How can you capture the market’s attention and make sure your customers keep coming back and interacting with your product?
You make your product a habit.
First, let me just say that a guy named Nir Eyal wrote a book about this topic called “Hooked: How to Build Habit-Forming Products.” It’s a manual for creating products people love, and most of the ideas in this blog are from Eyal’s research.
Make products addictive
Being a workaholic, a drug addict, a sports fan or a gym rat. These are all different habits built on the same psychological underpinnings.
You might think “habit” implies something negative. And it’s true—habits are often BAD habits. Think of “mind games” used to manipulate people and exploit them. But you can also use the psychology of habit formation to build behaviors that make people’s lives better. Marketers can use psychology to promote healthy habits and valuable services.
Good advertisers know how to push your buttons. The psychology at work here is the same with addictions.
Every industry—particularly an online service, app or technology-based product—is dependent on changing user behavior from what it currently is to what you (the entrepreneur) want it to be.
Why can’t kids stop playing video games when they should be sleeping or studying? Why can’t people stop using Facebook, Twitter and Instagram? What’s the underlying psychology at play here? What is it about these products that keeps us coming back time and time again?
When you have the impulse to do a behavior with little or no conscious thought, you have a habit. When you’re using a product without any kind of prompting , you’re hooked.
Marketing is applied psychology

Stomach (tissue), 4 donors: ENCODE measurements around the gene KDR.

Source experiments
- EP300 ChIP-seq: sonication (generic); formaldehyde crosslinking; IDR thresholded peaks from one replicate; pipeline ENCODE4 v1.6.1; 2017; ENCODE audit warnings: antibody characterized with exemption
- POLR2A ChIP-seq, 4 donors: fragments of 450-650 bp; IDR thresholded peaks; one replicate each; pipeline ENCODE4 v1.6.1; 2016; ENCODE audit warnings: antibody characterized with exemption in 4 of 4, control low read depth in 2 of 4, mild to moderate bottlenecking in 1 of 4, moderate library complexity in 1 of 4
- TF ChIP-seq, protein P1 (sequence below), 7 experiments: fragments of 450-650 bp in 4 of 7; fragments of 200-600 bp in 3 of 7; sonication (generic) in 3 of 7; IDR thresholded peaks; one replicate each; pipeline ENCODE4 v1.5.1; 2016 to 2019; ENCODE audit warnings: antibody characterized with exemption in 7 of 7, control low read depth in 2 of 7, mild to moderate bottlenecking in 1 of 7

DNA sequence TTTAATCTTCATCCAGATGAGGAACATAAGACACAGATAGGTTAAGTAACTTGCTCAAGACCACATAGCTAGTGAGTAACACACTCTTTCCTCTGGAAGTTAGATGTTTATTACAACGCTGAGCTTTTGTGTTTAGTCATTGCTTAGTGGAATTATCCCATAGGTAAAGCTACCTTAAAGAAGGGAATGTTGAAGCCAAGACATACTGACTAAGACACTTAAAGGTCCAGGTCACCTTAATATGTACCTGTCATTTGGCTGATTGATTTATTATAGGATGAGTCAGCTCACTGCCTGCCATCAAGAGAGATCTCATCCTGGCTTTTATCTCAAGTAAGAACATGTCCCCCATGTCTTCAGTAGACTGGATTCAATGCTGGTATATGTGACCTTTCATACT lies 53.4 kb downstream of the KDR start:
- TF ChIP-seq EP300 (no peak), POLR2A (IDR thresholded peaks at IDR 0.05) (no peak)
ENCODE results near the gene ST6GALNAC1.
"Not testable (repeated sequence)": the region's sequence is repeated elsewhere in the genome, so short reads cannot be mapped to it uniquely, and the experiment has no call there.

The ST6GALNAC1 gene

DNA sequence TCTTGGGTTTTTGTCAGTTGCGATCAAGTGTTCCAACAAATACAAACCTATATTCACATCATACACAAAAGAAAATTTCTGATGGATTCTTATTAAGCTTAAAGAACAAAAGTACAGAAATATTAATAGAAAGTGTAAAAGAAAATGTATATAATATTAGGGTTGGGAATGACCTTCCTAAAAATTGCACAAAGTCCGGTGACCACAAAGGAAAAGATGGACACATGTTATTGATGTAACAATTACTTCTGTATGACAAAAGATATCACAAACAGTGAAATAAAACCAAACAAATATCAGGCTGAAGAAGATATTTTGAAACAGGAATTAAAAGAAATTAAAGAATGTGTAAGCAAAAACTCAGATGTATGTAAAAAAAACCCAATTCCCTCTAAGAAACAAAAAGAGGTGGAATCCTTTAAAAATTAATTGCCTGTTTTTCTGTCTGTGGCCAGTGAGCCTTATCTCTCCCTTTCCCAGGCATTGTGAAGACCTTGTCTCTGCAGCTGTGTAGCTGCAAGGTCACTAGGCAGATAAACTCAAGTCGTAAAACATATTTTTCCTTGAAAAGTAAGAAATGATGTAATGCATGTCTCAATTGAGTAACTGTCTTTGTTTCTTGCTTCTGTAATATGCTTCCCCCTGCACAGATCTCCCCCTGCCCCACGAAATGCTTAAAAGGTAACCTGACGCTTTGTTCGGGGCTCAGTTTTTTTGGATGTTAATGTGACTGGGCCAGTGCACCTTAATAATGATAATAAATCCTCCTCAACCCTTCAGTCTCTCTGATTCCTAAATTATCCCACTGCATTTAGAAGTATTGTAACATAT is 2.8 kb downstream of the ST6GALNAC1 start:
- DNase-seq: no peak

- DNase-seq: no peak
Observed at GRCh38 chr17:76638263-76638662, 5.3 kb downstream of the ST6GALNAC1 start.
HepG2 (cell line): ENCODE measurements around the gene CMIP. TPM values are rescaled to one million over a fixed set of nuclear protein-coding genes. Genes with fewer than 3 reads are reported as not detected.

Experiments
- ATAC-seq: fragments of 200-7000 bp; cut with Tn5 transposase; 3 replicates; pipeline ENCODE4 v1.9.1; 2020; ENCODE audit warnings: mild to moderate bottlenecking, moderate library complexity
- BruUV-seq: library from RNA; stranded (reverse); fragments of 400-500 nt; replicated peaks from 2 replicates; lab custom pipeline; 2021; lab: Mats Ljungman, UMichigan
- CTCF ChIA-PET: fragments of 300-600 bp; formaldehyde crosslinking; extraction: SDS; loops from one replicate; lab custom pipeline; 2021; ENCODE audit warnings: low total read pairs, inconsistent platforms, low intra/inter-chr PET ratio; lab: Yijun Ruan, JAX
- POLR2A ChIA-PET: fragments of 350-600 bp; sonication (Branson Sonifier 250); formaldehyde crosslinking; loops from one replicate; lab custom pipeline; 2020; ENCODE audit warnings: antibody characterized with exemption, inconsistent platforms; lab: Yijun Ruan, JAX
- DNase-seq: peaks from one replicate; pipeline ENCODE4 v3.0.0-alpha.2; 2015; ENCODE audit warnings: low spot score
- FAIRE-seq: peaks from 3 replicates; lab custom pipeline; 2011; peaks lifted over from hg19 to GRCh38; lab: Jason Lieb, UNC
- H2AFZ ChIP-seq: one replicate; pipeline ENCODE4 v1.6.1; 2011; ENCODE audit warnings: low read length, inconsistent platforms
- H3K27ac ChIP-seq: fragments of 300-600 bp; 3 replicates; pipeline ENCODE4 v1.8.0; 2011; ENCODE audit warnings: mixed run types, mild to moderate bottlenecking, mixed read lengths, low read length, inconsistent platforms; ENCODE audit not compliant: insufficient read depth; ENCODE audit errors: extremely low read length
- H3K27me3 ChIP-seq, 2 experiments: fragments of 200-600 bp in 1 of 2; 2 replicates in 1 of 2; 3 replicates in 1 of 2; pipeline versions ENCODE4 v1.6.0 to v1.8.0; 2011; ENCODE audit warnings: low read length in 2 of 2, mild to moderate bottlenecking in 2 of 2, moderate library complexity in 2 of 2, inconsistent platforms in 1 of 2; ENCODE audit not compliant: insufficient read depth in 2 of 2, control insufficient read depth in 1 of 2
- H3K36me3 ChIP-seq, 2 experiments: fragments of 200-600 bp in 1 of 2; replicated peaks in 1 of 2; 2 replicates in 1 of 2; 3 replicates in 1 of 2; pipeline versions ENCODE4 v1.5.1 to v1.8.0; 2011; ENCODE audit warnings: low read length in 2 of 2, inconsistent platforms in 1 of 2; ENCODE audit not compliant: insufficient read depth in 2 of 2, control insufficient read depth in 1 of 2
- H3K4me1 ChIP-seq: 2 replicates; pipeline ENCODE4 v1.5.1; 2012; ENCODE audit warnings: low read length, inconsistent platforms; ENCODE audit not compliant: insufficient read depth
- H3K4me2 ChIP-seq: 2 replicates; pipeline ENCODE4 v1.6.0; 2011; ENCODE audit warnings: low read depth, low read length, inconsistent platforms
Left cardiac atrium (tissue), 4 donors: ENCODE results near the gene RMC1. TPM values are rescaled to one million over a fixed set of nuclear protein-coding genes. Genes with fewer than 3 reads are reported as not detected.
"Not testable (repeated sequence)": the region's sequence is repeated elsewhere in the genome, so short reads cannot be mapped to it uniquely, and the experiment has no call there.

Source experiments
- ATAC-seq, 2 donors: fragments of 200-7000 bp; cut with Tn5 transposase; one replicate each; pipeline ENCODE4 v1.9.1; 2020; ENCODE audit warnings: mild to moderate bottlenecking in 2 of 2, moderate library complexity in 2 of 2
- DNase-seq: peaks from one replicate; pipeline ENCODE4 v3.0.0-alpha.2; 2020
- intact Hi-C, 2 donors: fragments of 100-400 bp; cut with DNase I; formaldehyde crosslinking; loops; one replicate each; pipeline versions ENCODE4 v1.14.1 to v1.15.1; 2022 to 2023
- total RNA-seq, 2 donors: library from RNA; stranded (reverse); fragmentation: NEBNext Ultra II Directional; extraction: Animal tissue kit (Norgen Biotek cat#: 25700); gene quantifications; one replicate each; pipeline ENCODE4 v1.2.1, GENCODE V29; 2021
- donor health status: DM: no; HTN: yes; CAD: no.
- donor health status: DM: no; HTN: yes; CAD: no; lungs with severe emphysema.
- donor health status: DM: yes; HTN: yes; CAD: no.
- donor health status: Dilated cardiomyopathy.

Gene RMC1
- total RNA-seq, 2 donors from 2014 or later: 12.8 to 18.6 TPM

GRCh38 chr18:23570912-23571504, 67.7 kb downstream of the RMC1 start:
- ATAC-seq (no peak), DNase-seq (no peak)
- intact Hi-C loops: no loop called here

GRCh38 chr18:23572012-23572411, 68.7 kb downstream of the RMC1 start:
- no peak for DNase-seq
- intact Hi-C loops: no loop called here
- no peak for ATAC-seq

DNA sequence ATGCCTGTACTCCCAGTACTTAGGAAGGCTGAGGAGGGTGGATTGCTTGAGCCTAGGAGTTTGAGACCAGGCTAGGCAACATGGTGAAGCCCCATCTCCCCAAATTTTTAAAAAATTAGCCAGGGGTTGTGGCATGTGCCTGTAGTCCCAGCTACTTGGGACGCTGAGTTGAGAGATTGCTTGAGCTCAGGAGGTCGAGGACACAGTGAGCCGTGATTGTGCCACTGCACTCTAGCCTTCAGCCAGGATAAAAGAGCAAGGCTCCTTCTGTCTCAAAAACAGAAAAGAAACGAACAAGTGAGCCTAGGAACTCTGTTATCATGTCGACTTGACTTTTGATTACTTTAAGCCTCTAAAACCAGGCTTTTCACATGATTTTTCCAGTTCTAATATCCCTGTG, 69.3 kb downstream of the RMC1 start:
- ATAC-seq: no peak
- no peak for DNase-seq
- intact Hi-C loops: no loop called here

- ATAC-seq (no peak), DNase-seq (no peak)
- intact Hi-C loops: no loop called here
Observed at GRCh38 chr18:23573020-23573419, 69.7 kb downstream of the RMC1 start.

Are you struggling to build a great product or service?
Yes, make the best product you can. But let’s be clear: There is no relationship between being good and getting paid.
When most of us launch a business, here’s the typical line of thought: “I’ll just make the best product I can and then everybody will come and use it.”
That’s BULL. That’s not what happens—particularly with tech products. There is no rule anywhere that says the best product wins. The winner is the one that owns the mind monopoly. The one that’s first to mind.
Example: A good coder could re-invent Twitter in just a few days. In fact, similiar apps existed before Twitter, but Twitter was the one to lay claim to the mind share. It did it buy building habits, by creating a mental association that compels its users to engage with the platform unprompted.
We used to have to pay for the market’s attention share (through advertising). But now, companies are building mind monopoles not through advertising but by changing user preferences with positive experiences. Facebook doesn’t advertise on TV, right? They don’t have to.
Think about why.
Twitter, Facebook, and drug addiction all work by “hooking” the user. A good hook has four elements: The trigger, the action, the reward and the investment.
A trigger tells your brain to go into automatic mode. When I feel bored, I check ESPN scores or I look at stock prices on my phone. I usually don’t really care (at that moment) about sports or the stock market, but it’s just a habit I have. When some people feel lonely, they check Facebook. When they are uncertain, they check Google.
These are triggers. An internal trigger is something like boredom. An external trigger is something like a push notification on your phone that tells you to check an app.